Used exclusively for the CRX-Series robots, this controller is smaller than a Mate and is specially optimized for use with CRX robots. It is the latest generation controller from FANUC, being released in 2019.


iRVision, sometimes stylized "iRVision" is FANUC's robot vision product. This group of products encompasses 2D and 3D imaging sensors (cameras) and software that allows programmers to incorporate vision into robot tasks. Vision is commonly used to allow robots to locate parts on a surface and pick them. This allows parts to be fed into a work cell flexible (such as on a conveyor or a pallet) and removes the need for precise fixturing. Inspection is another common use for vision, allowing the robot to inspect a part for defects, confirm assembled parts are present, or perform other quality control tasks. Cameras can be fixed in a work cell or mounted to the robot itself.

See also


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  2. ^ a b c d e Annual report 2017 Archived 2018-02-24 at the Wayback Machine FANUC
  3. ^ "Fanuc Corp. ADR Profile". Archived from the original on July 20, 2016. Retrieved September 10, 2021.
  4. ^ "FANUC Corporate Profile". Google Finance. Archived from the original on March 31, 2017. Retrieved March 19, 2014.
  5. ^ "Annual Report 2013" (PDF). FANUC Corporation. February 6, 2014. Archived from the original (PDF) on March 20, 2014. Retrieved March 31, 2013.
  6. ^ La comunicazione è wireless [Communication is wireless] (in Italian). January–February 2008. p. 60. ((cite book)): |work= ignored (help)
  7. ^ "FANUC News 2015, (pdf-page-2 then scroll-right to see pdf-page-3-bottom-part)" (PDF). Archived from the original (PDF) on 2016-03-24. Retrieved 2016-06-24.
  8. ^ FANUC. Integrated report 2022 Archived 2023-04-08 at the Wayback Machine [bare URL PDF]
  9. ^ "This Company's Robots Are Making Everything—and Reshaping the World". Bloomberg. Bloomberg. 18 October 2017. Archived from the original on 29 October 2017. Retrieved 29 October 2017.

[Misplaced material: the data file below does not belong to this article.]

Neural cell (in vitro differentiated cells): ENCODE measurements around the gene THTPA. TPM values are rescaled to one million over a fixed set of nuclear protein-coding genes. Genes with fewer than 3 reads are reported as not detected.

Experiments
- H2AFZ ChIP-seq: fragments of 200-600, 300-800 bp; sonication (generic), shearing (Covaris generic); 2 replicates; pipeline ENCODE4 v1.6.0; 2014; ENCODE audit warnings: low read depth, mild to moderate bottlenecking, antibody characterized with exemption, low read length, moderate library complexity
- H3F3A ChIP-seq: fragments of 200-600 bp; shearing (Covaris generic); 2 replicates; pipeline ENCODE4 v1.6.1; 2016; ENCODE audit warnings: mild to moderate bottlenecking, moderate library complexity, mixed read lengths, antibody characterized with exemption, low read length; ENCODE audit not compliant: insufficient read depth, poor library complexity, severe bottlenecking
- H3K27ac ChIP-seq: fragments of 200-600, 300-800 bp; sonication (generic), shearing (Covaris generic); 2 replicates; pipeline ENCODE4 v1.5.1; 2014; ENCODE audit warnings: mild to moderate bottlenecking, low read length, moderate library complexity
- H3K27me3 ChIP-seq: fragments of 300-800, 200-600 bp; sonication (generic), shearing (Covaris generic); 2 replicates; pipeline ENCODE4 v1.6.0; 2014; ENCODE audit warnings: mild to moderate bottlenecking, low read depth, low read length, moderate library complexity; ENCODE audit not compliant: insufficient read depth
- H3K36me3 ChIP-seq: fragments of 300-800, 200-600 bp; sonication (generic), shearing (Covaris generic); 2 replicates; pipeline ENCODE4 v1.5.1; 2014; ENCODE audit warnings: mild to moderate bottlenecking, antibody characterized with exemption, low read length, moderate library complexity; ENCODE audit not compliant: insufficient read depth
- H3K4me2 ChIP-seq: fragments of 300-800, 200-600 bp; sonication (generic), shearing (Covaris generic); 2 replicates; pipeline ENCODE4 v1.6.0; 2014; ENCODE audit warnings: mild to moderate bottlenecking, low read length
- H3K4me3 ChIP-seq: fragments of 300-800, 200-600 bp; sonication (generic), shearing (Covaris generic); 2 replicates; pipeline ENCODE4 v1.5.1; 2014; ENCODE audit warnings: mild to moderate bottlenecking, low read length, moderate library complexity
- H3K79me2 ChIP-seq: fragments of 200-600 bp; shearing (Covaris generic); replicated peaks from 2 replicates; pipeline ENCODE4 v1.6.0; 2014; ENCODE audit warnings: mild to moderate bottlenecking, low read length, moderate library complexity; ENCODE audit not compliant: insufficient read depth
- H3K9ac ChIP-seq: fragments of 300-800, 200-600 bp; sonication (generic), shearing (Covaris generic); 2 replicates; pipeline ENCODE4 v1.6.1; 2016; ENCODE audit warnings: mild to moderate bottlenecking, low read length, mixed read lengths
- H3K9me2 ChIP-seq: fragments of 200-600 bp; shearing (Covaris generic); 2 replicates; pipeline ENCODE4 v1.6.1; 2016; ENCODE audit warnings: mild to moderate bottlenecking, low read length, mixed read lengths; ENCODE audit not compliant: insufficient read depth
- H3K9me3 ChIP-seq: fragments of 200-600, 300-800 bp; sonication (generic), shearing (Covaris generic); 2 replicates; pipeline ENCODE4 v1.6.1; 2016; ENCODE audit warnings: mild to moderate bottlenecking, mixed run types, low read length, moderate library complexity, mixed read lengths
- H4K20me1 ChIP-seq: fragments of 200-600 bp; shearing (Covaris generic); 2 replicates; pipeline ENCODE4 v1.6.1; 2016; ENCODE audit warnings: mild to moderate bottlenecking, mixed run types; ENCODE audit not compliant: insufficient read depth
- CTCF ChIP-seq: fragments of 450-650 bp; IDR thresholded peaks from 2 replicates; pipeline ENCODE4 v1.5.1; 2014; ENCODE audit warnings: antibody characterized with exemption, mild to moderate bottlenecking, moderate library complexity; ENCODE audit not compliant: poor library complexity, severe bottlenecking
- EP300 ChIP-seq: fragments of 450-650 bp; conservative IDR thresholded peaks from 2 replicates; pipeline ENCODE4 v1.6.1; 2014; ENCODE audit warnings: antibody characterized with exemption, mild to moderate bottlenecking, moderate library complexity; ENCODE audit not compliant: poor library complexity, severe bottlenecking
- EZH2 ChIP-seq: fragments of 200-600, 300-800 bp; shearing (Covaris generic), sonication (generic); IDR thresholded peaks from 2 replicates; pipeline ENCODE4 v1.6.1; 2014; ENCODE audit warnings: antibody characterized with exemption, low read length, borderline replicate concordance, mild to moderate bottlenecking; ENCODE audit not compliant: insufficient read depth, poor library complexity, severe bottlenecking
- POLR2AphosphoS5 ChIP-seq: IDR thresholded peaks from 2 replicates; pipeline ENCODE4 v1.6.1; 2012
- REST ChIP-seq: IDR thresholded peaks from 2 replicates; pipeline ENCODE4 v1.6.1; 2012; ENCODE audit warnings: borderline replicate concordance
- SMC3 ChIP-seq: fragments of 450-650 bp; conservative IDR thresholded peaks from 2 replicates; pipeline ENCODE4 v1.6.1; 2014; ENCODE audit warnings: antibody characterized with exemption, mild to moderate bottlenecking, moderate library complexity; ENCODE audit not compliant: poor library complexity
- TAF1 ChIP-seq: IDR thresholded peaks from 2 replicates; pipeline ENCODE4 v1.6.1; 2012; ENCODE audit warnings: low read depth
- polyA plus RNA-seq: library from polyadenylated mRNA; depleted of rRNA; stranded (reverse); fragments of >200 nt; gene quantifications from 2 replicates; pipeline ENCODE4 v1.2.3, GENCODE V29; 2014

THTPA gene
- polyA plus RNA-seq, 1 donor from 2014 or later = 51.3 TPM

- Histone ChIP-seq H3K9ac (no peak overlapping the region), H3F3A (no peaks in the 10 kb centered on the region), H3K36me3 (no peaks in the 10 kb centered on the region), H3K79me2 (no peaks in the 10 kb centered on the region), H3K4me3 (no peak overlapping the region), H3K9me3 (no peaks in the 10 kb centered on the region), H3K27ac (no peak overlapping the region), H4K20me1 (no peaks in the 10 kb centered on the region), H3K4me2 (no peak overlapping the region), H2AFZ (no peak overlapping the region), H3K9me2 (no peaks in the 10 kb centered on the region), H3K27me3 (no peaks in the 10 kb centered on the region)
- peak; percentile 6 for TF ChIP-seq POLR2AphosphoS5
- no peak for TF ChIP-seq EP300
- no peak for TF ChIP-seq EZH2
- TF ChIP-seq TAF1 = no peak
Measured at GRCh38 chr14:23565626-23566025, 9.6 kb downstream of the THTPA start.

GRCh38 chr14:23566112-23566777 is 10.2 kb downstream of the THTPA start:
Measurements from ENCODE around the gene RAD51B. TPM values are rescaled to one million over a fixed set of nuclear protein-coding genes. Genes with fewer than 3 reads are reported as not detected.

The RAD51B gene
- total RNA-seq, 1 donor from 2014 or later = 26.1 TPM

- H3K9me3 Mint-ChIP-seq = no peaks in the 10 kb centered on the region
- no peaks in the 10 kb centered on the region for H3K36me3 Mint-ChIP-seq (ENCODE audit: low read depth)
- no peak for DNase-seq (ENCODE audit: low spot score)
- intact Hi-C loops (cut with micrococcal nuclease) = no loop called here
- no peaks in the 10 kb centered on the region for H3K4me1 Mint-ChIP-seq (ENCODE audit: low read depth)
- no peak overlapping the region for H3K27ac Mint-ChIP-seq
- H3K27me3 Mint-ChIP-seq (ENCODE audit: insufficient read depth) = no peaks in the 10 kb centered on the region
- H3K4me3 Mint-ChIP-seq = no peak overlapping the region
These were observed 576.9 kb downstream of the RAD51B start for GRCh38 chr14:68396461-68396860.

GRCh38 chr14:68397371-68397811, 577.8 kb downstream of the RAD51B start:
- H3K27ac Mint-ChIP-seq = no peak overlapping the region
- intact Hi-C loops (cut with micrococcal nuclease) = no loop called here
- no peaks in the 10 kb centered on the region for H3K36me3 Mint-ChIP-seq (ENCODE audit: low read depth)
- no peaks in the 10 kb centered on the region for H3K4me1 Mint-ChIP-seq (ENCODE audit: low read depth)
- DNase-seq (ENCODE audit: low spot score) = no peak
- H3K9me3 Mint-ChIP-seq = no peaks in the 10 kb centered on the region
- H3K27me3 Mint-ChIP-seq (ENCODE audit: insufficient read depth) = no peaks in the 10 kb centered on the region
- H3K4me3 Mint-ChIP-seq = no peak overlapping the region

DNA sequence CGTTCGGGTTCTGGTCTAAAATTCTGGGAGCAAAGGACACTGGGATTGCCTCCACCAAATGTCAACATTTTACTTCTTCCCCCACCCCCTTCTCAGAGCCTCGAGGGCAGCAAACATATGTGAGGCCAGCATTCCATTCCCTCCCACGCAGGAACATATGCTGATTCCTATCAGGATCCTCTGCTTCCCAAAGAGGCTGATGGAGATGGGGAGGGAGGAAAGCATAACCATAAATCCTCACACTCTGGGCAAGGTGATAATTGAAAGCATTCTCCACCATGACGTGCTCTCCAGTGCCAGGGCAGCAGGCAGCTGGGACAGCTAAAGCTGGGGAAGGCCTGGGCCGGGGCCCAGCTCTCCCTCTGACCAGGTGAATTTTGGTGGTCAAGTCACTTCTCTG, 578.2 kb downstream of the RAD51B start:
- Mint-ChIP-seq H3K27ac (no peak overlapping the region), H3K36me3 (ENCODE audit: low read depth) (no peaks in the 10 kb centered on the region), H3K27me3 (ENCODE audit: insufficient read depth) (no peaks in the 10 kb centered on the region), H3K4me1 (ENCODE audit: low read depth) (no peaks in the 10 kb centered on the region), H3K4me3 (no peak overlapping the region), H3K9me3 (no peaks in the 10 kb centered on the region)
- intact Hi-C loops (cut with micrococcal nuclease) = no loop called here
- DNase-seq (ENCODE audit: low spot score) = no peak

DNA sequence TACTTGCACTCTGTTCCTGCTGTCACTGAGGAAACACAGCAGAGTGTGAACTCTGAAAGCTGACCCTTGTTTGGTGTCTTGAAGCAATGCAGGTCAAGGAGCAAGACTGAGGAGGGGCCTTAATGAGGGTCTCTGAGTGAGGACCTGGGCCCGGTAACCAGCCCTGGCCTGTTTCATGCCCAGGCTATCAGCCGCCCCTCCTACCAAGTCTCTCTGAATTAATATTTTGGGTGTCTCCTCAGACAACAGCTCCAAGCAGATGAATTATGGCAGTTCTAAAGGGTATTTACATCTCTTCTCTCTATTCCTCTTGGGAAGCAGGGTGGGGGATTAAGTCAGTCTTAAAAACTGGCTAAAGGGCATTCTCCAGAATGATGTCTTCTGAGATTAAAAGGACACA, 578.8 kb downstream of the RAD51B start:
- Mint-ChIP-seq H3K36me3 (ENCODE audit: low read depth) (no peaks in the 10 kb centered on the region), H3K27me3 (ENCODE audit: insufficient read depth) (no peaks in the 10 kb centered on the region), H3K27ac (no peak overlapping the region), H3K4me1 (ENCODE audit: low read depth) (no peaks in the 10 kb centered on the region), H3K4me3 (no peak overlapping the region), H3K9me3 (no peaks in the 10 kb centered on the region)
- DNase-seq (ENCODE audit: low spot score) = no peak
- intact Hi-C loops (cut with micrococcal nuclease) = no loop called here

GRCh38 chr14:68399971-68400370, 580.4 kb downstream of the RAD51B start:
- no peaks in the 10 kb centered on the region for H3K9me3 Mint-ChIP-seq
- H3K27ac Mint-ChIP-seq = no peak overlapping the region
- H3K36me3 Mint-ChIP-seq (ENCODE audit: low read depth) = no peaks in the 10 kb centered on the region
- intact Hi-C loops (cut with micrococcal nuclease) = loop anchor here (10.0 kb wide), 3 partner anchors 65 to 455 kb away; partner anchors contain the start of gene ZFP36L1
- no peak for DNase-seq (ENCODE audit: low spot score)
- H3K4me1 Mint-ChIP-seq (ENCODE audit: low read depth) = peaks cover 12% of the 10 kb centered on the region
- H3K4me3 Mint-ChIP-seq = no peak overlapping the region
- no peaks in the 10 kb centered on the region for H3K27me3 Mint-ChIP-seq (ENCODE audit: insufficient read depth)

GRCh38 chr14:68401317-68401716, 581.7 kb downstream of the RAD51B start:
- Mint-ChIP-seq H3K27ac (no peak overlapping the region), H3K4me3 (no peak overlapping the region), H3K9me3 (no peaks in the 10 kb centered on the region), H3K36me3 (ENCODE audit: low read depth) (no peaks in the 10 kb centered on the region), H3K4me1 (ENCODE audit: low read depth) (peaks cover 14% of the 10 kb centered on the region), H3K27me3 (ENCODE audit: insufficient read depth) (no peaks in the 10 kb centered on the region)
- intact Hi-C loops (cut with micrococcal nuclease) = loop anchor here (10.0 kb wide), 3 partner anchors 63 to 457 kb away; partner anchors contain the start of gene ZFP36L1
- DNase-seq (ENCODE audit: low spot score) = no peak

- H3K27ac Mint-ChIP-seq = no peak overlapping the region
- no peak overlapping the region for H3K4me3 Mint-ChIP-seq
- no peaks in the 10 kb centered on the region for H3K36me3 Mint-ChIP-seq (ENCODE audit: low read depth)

10. ^ "FANUC's Management - Profile". FANUC Corporation. Archived from the original on 2008-06-08. Retrieved 2008-06-06.
  11. ^ "The History of Fanuc". EdTech. MCC. Archived from the original on 29 October 2017. Retrieved 29 October 2017.
  12. ^ "TOPIX Core30 Components" (PDF). Japan Exchange Group. Archived from the original (PDF) on May 13, 2014. Retrieved March 19, 2014.
  13. ^ "Components:Nikkei Stock Average". Nikkei Inc. Archived from the original on March 12, 2014. Retrieved March 19, 2014.
  14. ^ " Panasonic Press Tour Japan 2007 p2-3". Archived from the original on 2008-10-10. Retrieved 2007-11-16.
  15. ^ "Annual Report 2015" (PDF). FANUC Corporation. Archived (PDF) from the original on July 12, 2017. Retrieved January 23, 2016.
  16. ^ "FANUC company profile"., Inc. Archived from the original on June 27, 2017. Retrieved September 17, 2014.
  17. ^ "FANUC History". FANUC Europe Corporation. Archived from the original on March 16, 2015. Retrieved March 19, 2014.
  18. ^ American Machinist, GE, Fanuc Agree to Split Archived 2011-07-07 at the Wayback Machine
  19. ^ "How Capital Investment Tax Credits Could Help Rebuild America's Manufacturing Sector". Commonweal Institute. Archived from the original on 2011-04-23. Retrieved 2010-10-21.
  20. ^ "GE Fanuc Joint Venture Dissolved". NBC29. Archived from the original on 2011-07-16. Retrieved 2010-10-21.
  21. ^ Memex Automation - Fanuc 0 M/T Model C Serial (RS232) Connection Guide "Archived copy" (PDF). Archived from the original (PDF) on 2012-03-14. Retrieved 2011-04-12.((cite web)): CS1 maint: archived copy as title (link)
  22. ^ a b c "CNC Series 30i/31i/32i" (PDF). Archived from the original on February 2, 2013. Retrieved 2014-01-29.((cite web)): CS1 maint: bot: original URL status unknown (link)
  23. ^ a b "Fanuc Control History NC to Fanuc CNC Systems". Archived from the original on 2011-02-25. Retrieved 2011-04-15.
  24. ^
  25. ^
  26. ^
  27. ^